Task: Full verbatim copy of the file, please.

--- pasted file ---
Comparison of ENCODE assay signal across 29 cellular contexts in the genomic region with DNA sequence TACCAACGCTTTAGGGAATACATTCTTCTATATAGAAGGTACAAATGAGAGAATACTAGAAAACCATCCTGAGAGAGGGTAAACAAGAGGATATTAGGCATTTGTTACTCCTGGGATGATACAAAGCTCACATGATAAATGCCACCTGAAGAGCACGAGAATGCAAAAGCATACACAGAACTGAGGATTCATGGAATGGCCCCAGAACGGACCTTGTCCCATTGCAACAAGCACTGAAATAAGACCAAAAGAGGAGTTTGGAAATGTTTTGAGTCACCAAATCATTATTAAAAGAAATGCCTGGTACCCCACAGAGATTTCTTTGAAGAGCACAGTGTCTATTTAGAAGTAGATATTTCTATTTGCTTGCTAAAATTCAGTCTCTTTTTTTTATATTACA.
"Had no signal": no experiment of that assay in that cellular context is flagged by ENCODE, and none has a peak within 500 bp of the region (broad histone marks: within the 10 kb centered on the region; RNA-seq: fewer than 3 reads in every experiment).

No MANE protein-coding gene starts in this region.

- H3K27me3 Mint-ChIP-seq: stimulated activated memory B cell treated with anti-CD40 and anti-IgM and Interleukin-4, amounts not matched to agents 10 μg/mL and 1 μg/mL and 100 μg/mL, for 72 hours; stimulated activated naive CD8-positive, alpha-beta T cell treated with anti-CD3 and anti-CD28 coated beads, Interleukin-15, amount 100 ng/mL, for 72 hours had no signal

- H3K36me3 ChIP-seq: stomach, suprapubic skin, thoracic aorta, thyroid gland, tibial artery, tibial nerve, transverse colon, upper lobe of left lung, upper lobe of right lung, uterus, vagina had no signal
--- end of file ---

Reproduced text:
Comparison of ENCODE assay signal across 29 cellular contexts in the genomic region with DNA sequence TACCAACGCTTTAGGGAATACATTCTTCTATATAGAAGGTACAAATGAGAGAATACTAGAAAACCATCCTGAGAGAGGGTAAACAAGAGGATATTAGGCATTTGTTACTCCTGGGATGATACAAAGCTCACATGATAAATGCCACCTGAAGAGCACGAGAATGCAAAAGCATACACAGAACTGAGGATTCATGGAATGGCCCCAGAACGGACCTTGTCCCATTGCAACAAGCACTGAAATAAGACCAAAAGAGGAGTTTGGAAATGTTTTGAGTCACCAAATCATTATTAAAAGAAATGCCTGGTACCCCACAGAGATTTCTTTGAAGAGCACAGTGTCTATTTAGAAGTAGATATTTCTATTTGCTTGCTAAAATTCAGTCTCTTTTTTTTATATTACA.
"Had no signal": no experiment of that assay in that cellular context is flagged by ENCODE, and none has a peak within 500 bp of the region (broad histone marks: within the 10 kb centered on the region; RNA-seq: fewer than 3 reads in every experiment).

No MANE protein-coding gene starts in this region.

- H3K27me3 Mint-ChIP-seq: stimulated activated memory B cell treated with anti-CD40 and anti-IgM and Interleukin-4, amounts not matched to agents 10 μg/mL and 1 μg/mL and 100 μg/mL, for 72 hours; stimulated activated naive CD8-positive, alpha-beta T cell treated with anti-CD3 and anti-CD28 coated beads, Interleukin-15, amount 100 ng/mL, for 72 hours had no signal

- H3K36me3 ChIP-seq: stomach, suprapubic skin, thoracic aorta, thyroid gland, tibial artery, tibial nerve, transverse colon, upper lobe of left lung, upper lobe of right lung, uterus, vagina had no signal